Three games in a week have turned the Irish football world upside down. Paul Bourke looks back at a tumultuous few days.

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After seven days of international football, during which much has been said, written and tweeted about the Ireland team, what has happened? Two losses, one of which was semi heroic, and a draw against Qatar, the current champions of Asia. A game, which in current form, Ireland should have expected to lose.

As with every international break under Stephen Kenny’s reign, there were plenty of ups and downs. There were several casualties missing from the initial squad, more picked up injuries during the three games themselves such as Aaron Connolly and then there were the results themselves. Not so many ups but getting a draw with Qatar can be construed as a positive, as is the transformation to 3-5-2. It may have looked more effective against Serbia than Luxembourg but any formation that allows Coleman and Doherty – despite his current club woes – to play on the same pitch for Ireland is a good thing in the eyes of many  Irish fans.

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Goals were scored too, after 600 minutes of sadness. Still no win, but three times the ball hit the back of the net from an Irish foot or head (partly with the help of a Qatari shin). It may not mean much – goals will always be rare for this team – but with a renewed focus on attacking play from the back, at least the prospect will increase. Whether these chances are converted is another thing. As it is no current player looks set to trouble Frank Stapleton’s previous record of 20 goals for Ireland, let alone Robbie Keane’s haul of 68.

While Stephen Kenny stands in the eye of a media storm, the new management has created competition for places. No longer can pundits and fans alike confidently predict a starting XI. Serbia and Luxembourg were faced with plenty of players that many Irish fans may not have known this time last year. Those line-ups didn’t quite work out and against Qatar, it was out with the new and in with the old – Duffy, Brady, McLean, Long, Hendrick all returned and within 4 minutes, they had proven the selection right, with a well worked set piece. The approach play and pressing that has become commonplace over the past week was on display but so too was the poor finishing, with Shane Long missing the best of the chances in the first half.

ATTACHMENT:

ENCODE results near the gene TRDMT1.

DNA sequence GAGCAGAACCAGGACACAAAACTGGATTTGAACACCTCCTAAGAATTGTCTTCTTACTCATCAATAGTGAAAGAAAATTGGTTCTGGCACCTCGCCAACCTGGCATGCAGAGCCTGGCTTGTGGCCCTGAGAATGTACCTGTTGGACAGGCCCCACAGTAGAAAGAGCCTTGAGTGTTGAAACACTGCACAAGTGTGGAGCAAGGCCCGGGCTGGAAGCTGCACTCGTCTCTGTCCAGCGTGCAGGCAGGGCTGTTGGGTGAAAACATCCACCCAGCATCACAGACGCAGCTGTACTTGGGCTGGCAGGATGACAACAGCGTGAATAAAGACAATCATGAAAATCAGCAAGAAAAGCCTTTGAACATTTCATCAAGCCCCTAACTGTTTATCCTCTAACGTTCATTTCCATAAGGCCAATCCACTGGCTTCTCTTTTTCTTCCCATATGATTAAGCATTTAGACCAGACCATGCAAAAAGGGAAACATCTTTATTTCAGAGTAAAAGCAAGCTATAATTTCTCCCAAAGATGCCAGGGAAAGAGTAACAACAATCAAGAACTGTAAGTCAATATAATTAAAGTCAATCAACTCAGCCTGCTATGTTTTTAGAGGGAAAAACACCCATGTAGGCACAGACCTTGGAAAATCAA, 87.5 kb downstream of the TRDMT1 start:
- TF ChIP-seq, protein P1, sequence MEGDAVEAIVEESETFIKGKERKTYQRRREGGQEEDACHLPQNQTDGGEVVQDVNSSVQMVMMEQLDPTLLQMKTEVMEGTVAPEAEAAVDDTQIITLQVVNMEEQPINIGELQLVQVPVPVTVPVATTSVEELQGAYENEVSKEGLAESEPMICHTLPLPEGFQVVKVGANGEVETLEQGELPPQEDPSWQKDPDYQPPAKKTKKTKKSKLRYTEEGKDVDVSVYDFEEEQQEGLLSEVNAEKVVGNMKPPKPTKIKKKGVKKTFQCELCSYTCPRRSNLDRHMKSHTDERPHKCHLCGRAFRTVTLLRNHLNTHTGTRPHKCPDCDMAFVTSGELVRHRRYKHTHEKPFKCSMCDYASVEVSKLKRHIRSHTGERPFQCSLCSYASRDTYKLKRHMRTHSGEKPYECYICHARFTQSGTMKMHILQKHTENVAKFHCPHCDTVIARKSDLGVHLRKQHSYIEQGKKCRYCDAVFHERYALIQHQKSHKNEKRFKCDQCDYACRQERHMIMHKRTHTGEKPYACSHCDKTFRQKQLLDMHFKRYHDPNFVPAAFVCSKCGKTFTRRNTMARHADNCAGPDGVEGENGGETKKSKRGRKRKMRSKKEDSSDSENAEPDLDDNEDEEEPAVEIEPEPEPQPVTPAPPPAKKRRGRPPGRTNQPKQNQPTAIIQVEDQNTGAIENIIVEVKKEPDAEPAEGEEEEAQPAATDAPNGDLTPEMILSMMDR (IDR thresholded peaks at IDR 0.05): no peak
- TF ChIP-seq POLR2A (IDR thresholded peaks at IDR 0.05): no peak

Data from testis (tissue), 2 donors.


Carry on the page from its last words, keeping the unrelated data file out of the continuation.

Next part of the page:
At the back, it looks like Ireland will be covered for years to come with the arrival of Gavin Bazunu on the international scene. Against Luxembourg, all eyes were on the goalkeeper situation. Randolph and Kelleher had been ruled out, while Mark Travers had a night to forget against Serbia. Bazunu came in and showed the maturity and calmness missing from Traver’s performance days earlier. At least, if Ireland can’t rely on anyone to score regularly, it seems that someone to stop goals going in is taken care of for the foreseebale future.

There were negatives aplenty too with some deep soul-searching among Irish media and fans alike. Stephen Kenny has a philosophy that can get results but whether he has the players to do so is up for debate. With friendlies against Andorra and Hungary in the middle of summer and a nothing-to-lose qualifier against Portugal in September, there are chances for further development and to make a statement of intent. Hopefully, pandemics will be a thing of the past by then and much like the rest of the world, Irish fans can start looking to the future with a bit of hope.